The Whitney Awards — publishers tally

The Whitney Awards finalists have been announced. There are five finalists in seven categories making for a total of 35 finalist spots.

It should come as no surprise that Covenant leads all publishers with a total of 16 finalist spots for 11 of its titles. Covenant also had at least one book nominated in each category except for Best Speculative Fiction. Tied for second place with four finalist spots are Bloomsbury, Deseret Book/Shadow Mountain (some could argue for separating these as Shadow Mountain is DB’s “national” imprint, but I have lumped them together) and Zarahemla Books.

I have expressed a bit of concern in the past about the heavy involvement of Covenant authors in the Whitney Awards. However, I would like to publicly back off from that stance. Covenant publishes the lion’s share of Mormon market fiction. I don’t know what percentage of their books received finalist spots, but it probably isn’t higher than Zarahemla Books — which nabbed finalist spots for two out of three books it published in 2007 (and the only two that were really eligible for awards as the third was a memoir). It only makes sense that Covenant authors would be heavily represented both in the Whitney Awards organization (which I should note includes members who are not affiliated with Covenant) and in the ranks of the finalists.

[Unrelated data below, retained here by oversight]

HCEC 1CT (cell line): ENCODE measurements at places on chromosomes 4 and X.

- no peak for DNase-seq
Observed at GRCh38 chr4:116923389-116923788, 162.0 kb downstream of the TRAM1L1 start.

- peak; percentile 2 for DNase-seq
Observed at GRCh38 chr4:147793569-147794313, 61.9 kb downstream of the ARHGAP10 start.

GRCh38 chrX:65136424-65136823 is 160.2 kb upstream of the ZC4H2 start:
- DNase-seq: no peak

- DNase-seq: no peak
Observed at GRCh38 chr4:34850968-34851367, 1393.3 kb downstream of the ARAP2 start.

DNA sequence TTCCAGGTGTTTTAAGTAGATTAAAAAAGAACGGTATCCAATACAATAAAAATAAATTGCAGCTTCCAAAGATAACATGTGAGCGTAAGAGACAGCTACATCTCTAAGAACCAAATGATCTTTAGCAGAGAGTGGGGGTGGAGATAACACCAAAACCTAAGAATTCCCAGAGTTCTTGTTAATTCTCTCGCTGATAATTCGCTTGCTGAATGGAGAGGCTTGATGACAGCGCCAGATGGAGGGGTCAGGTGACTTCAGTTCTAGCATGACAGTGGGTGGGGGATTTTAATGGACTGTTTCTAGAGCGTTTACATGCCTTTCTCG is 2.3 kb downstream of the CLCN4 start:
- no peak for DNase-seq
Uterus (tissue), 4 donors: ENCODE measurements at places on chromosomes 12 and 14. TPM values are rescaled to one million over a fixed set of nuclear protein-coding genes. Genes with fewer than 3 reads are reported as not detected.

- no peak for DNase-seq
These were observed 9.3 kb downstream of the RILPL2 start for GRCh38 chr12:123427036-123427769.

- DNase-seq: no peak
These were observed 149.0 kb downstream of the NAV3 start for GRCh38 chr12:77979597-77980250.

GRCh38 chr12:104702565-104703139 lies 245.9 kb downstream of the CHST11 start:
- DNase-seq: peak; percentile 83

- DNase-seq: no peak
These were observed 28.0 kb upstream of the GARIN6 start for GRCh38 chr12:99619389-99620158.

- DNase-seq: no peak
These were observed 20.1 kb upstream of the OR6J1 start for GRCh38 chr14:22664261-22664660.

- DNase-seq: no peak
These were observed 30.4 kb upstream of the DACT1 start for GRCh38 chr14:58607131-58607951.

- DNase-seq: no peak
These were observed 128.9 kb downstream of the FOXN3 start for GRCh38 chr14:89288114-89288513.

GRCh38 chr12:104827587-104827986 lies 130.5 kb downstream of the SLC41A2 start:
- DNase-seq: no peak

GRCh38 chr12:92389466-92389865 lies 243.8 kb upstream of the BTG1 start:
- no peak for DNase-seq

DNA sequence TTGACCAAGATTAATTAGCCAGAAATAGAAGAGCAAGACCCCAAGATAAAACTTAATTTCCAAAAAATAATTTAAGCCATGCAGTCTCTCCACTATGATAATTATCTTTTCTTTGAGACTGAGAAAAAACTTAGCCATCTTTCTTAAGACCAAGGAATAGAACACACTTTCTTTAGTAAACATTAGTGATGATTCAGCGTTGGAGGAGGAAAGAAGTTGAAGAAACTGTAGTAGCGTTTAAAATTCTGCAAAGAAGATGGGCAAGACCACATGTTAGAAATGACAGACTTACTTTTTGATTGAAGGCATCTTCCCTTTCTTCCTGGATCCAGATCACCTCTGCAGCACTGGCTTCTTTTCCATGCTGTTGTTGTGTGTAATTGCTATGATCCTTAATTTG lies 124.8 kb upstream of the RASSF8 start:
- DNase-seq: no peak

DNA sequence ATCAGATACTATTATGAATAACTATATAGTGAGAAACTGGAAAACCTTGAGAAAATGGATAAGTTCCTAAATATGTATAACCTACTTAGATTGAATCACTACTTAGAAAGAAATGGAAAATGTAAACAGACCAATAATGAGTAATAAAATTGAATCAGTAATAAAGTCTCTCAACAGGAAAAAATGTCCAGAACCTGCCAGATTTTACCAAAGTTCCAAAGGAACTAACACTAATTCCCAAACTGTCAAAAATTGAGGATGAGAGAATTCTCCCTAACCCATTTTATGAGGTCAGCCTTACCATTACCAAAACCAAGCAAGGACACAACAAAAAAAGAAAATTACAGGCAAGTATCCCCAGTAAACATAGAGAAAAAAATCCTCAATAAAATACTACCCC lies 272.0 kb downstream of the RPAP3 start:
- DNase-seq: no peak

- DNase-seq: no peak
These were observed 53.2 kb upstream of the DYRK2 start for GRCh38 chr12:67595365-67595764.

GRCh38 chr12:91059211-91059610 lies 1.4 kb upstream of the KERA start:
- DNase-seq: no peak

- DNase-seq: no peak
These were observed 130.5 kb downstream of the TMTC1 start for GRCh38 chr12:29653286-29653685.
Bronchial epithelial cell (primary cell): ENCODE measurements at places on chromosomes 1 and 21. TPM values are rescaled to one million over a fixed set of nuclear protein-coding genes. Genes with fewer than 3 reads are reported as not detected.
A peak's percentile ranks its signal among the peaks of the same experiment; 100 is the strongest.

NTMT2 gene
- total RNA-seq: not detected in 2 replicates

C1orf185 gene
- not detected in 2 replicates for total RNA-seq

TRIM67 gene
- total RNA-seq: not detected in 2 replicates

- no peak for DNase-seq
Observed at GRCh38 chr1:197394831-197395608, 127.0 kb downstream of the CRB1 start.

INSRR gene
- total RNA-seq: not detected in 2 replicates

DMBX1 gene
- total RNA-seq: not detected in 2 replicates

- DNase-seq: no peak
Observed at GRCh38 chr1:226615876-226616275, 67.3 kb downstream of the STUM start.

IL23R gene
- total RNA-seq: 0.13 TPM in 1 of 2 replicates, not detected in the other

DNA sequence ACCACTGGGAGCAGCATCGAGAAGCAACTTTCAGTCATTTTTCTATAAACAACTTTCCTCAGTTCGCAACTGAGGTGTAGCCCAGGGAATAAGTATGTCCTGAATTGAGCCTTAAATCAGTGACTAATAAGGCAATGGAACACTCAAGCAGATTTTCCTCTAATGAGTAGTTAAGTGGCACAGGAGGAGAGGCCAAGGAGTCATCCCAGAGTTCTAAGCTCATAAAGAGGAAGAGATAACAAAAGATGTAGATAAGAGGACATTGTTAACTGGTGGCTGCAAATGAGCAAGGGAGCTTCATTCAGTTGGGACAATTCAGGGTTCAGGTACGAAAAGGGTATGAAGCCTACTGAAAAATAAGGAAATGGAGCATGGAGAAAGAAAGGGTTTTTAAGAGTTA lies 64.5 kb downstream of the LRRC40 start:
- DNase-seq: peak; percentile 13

A few more observations before I list the complete tally:

1. It’s a shame that there’s no literary fiction category. Putting On the Road to Heaven in the Best Historical category seems a bit strange to me. On the other hand, I don’t know if you could really find 5 finalists that would fit in that category. Maybe if you extended it to short story collections. And I guess you could say that the late ’60s/early ’70s time frame of the novel is now historical. As strange as that may seem to many of us.